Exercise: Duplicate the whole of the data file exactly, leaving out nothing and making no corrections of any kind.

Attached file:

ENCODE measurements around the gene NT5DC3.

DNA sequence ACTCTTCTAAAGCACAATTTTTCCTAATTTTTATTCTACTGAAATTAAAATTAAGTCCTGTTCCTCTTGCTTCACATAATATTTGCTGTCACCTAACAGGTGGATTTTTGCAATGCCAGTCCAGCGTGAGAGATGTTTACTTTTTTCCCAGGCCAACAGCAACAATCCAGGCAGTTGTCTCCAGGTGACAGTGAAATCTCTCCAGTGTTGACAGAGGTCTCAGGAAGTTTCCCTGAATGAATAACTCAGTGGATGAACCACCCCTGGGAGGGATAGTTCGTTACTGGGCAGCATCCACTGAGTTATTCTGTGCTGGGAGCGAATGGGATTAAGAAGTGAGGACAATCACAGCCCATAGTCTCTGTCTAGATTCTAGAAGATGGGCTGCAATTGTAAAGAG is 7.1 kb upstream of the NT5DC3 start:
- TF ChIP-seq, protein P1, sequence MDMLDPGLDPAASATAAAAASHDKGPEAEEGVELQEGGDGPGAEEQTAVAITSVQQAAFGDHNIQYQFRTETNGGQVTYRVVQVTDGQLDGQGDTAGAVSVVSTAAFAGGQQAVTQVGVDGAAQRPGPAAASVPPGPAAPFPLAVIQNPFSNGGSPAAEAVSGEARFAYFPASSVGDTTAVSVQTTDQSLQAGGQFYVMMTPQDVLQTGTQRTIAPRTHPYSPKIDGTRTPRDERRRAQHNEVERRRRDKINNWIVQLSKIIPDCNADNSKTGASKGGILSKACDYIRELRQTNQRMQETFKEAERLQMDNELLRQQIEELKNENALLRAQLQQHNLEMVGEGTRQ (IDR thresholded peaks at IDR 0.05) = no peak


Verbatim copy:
ENCODE measurements around the gene NT5DC3.

DNA sequence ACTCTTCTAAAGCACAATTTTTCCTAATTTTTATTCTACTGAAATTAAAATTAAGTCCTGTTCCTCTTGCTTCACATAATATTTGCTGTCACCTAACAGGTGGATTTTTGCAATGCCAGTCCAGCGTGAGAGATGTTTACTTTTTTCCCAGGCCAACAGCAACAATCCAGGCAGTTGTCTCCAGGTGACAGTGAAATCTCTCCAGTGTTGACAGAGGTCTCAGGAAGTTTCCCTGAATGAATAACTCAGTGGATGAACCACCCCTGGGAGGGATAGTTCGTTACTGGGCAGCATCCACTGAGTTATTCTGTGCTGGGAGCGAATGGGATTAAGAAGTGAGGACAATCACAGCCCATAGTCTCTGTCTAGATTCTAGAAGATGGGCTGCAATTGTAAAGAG is 7.1 kb upstream of the NT5DC3 start:
- TF ChIP-seq, protein P1, sequence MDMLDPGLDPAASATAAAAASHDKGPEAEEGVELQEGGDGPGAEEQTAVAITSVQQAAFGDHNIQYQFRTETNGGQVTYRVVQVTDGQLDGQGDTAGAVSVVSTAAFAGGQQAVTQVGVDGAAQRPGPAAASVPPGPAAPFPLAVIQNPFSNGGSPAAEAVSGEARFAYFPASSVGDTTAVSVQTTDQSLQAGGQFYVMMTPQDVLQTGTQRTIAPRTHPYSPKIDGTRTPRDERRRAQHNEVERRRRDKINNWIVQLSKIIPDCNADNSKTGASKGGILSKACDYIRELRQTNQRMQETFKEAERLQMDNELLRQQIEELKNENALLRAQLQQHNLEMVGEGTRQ (IDR thresholded peaks at IDR 0.05) = no peak